Tony picked up his sweat towel as he strode across the ballroom. Predatory white teeth gleaming, he admired Paige’s bent posture, which treated Tony to tight butt cheeks exposed under her dance shorts. Continue reading Mr. Machismo by Lynn Nicholas

The Hyrules of Heroism by A.M. Schultz

As his wide set, almondy eyes scanned the fresh aesthetics, Link breathed a much welcomed whiff of Pasadena’s clean air into his lungs. There was a cool, comforting, calming serenity about this Pasadena air – innocence, even – that was entirely devoid of the wretched, putrid pungeance of Gannon’s treachery. The evil pig had perished at the end of Link’s sword eons ago, but an eternal sensation loomed inside the abdomen of the young hero, leaving him fearful that the angst that had manifested in his soul would never subside.

Still, he hadn’t come this far to dwell upon the torments of his past. Travelling transdimensionally is an exhausting feat, even for a renowned hero, and though he had grown quickly nostalgic for the tranquil chaos of his homeland and his tireless quest to earn the love of a beautiful princess, Link was not about to squander this opportunity at a new life.

“Well, it’s definitely not Hyrule, by any means,” he thought out loud, with traces of optimism in his voice, “but at least I didn’t wind up in Santa Ana.” Continue reading The Hyrules of Heroism by A.M. Schultz

First Love by Ross Baxter

Jon sat on the couch and waited in the silent apartment. He expected it to be quiet; the Pasadena City College semester had finished the previous week and everyone was away on holiday, but not this quiet. He had only returned for a night to attend a one-off lecture on psychic potential, and it was there that he met her.

For the first time in his life he fell hopelessly and completely in love.

Continue reading First Love by Ross Baxter

The Numbers Danced by Carol Louise Wilde

Shoshee settled her back against the smooth stone at the base of the tall rock-thing. She sat in its shadow, cross-legged on the smooth hard-white-rock that ran along the base of it. Her left hand lay in her lap, palm up, open to the sky. The fingers of her right hand rested on the weathered cranium of the broken skull that lay beside her. The rest of the bones were scattered nearby, intermingled with the broken fragments of a stone that must have fallen from somewhere high up on the face of the rock-thing.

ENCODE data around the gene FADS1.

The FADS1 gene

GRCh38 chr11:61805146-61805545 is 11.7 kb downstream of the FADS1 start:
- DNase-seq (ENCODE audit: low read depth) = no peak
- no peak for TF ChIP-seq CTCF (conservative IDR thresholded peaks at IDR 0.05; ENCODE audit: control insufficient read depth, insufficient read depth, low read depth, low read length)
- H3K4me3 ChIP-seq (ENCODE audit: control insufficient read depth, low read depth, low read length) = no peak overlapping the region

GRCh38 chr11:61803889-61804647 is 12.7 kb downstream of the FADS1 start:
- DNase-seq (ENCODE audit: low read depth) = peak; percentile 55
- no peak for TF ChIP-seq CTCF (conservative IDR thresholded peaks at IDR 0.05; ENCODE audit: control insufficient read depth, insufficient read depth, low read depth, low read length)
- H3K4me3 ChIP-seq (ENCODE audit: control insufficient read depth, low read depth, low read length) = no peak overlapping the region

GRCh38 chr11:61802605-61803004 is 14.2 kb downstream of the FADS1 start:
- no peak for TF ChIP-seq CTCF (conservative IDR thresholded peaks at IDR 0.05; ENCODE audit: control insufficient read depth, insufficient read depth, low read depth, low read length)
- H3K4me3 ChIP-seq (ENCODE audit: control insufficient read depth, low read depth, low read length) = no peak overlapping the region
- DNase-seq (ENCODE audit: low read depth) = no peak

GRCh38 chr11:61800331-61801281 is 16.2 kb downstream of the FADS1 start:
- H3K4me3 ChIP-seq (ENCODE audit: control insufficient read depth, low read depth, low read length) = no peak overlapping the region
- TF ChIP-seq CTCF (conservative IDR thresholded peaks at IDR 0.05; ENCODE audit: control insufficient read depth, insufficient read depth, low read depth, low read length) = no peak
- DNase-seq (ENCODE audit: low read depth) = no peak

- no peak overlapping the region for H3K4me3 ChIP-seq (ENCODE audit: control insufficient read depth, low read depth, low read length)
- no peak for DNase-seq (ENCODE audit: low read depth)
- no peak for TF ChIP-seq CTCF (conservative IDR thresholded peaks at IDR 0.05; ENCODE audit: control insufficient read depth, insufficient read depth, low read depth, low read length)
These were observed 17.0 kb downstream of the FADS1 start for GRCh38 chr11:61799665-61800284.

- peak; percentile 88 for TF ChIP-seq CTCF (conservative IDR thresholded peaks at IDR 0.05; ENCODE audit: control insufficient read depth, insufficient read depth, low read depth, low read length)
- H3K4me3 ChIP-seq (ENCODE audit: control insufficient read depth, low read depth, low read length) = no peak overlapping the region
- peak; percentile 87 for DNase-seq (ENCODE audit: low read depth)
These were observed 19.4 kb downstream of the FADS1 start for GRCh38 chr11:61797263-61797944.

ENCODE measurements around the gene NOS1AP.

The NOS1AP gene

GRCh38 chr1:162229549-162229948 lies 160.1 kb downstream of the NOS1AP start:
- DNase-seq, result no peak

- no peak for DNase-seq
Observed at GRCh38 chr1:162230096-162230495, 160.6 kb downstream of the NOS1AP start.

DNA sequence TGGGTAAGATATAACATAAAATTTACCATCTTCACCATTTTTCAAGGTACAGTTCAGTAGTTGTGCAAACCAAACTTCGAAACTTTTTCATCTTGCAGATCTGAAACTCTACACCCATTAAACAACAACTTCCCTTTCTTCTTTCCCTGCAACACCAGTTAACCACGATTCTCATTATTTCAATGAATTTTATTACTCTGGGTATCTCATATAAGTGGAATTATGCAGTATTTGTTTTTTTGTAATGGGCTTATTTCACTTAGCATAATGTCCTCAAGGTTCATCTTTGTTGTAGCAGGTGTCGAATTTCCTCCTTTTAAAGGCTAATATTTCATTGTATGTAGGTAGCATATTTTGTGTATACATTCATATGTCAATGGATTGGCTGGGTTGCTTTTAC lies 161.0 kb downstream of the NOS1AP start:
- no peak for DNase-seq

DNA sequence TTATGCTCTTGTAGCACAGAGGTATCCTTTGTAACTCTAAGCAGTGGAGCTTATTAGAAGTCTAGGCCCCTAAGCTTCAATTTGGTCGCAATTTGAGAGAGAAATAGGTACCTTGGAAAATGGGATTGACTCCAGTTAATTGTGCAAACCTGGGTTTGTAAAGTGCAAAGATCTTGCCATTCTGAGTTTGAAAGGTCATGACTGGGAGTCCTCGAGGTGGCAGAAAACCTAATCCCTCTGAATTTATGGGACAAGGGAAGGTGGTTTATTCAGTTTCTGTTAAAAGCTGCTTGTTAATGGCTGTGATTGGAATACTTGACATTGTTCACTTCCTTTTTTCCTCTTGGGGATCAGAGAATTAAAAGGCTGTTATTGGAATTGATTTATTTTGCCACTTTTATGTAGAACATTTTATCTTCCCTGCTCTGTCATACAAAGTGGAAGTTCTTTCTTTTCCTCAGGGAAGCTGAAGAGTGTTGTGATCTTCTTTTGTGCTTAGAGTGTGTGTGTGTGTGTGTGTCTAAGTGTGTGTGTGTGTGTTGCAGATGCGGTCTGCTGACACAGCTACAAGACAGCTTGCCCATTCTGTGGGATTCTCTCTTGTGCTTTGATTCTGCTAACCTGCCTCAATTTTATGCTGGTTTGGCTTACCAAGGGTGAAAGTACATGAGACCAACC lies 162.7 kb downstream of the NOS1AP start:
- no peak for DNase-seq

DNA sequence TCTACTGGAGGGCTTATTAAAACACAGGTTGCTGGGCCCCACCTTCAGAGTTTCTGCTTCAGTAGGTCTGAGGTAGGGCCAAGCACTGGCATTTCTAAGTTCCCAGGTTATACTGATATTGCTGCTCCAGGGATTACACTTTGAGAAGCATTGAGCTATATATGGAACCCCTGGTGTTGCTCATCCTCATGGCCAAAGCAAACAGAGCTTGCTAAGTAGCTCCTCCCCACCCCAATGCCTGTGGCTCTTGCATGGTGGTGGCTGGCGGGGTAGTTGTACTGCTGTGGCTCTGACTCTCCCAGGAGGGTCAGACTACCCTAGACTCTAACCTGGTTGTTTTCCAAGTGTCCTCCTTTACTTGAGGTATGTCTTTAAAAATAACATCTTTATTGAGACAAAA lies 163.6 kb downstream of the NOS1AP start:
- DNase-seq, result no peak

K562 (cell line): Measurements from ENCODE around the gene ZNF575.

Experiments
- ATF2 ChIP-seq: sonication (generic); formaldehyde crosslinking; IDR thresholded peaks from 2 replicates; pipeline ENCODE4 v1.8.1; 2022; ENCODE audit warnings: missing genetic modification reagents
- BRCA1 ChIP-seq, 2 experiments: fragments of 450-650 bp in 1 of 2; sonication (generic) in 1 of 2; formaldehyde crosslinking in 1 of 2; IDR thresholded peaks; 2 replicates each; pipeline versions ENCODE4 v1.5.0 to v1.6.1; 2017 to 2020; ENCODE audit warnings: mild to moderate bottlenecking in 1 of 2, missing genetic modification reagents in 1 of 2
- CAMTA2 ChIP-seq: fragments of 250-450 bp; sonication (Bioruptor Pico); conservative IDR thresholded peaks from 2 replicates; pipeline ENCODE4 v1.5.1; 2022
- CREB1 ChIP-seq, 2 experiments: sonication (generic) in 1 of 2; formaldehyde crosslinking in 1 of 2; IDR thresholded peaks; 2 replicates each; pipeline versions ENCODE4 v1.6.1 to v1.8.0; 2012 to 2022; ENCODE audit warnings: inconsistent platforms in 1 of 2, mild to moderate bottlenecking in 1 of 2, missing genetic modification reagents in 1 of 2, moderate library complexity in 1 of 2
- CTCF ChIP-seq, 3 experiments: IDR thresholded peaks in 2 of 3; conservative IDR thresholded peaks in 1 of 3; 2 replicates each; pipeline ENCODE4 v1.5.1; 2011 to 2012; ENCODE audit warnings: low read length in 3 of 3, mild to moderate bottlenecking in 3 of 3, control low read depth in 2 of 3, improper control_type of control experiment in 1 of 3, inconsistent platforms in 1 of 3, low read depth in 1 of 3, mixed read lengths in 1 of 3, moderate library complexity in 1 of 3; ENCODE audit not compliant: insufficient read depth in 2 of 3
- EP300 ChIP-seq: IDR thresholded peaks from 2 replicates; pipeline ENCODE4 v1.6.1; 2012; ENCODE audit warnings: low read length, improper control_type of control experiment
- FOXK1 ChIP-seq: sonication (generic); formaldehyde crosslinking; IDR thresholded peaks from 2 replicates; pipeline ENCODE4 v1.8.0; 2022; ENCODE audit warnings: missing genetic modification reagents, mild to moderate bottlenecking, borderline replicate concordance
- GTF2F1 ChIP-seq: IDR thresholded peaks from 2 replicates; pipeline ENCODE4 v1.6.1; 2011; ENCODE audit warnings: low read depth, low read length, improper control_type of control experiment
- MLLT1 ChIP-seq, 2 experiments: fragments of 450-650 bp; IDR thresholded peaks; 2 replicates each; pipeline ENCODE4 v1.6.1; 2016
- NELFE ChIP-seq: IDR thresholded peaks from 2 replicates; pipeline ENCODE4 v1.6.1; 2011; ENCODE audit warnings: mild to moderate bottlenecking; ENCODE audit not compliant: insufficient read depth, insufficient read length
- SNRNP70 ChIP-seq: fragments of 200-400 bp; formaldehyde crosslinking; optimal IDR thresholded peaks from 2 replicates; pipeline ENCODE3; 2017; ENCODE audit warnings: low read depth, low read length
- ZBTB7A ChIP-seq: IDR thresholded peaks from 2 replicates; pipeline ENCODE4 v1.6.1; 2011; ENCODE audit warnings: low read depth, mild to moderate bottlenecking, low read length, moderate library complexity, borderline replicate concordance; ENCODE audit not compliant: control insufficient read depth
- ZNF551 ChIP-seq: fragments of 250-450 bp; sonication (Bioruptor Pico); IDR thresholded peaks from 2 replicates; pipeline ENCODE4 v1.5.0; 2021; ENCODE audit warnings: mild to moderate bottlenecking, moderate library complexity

Shoshee drew a long breath and let it out slowly. She closed her eyes, settling her mind, and softly spoke the Opening Words. It was a warm-bright morning in the Time of Shortening Days. Somewhere an insect buzzed. The only other sound was the breeze as it whispered softly around the edges of the rock-thing overhead. As she sat and breathed, and thought the Words, the sounds faded. When the spirit spoke, she listened.

Continue reading The Numbers Danced by Carol Louise Wilde

Johnson County Mr. Coffee by Kelly I. Hitchcock

I stared down the fancy instrument panel of the $80 coffee machine, as if staring it down would make the “Clean” light turn off on its own. I had already punched the button, glowing a yellow-orange back at me, no less than a dozen times, but it refused to turn off.

I hadn’t even wanted this fancy coffee pot, or the fancy one we’d had before that, the one that decided it was better off without a power button that worked. I had wanted to keep the no-frills one that I’d kept back in my no-frills, one-bedroom apartment on the Missouri side of Kansas City. But no, when my boyfriend and I moved in together in Johnson County, on the Kansas side, where the air was crisp, we had to get the fancy coffee pot. The first fancy coffee pot broke after a year. Continue reading Johnson County Mr. Coffee by Kelly I. Hitchcock

Mailer Daemon by Stephen R. Wolcott

You recently tried to email an anonymous address. After repeated attempts, the message failed. Please check the…

Webster scowled at his MacBook screen and the message from “anonymous” at “mailer daemon.” The fury in him rising to a level not felt since his mother mistakenly threw away his mint condition Yugioh trading cards ten years ago.

Now 20 and holed up in a cheap, grungy studio apartment behind the 99¢ Only Store, Webster’s obsessions often ostracized him from any potential social activity. His hobbies ranged from bottle caps to Happy Meal collectibles to hand-painted Warhammer figurines. He spent hours at Comic Odyssey flicking through racks of comic books and vinyl (soundtracks only).

Continue reading Mailer Daemon by Stephen R. Wolcott

The Best View by John Pagliassotti

Just minutes before, Frank had entered the steel labyrinth through its belly. The small opening that the mammoth skeleton of rebar, angle iron and metal tube offered was a stark contrast to its immense proportions. Imagining that this gargantuan framework of iron could move from the confines of the warehouse where it rested took effort. Yet Frank was responsible for doing just that. When he entered the great work, he crawled to his cockpit that rested at the front of the huge structure. There he found a small fiberglass seat. The throw pillow he brought along was the only creature comfort he would enjoy on his brief journey on this early Tuesday morning.

From the small rectangular opening just inches in front of Frank’s face, he saw the first smile. It was his only view of the outside world from inside the dark cavernous cab he occupied. The young boy was no more than 8 years old. His face, sandwiched between a wool scarf and cap, was beaming. From his grandpa’s lap the little lad pointed his finger and with awe;“wow” fell softly from his lips. Nothing captured this moment more powerfully then the look of pure amazement on a child’s face. The boy’s eyes grew as big as pie plates when the pump behind Frank shot its first blast of water high 60 feet into the air. This time the “wow” did not fall from the boy’s lips; it shot with as much intensity as the blast of water that solicited such a reaction.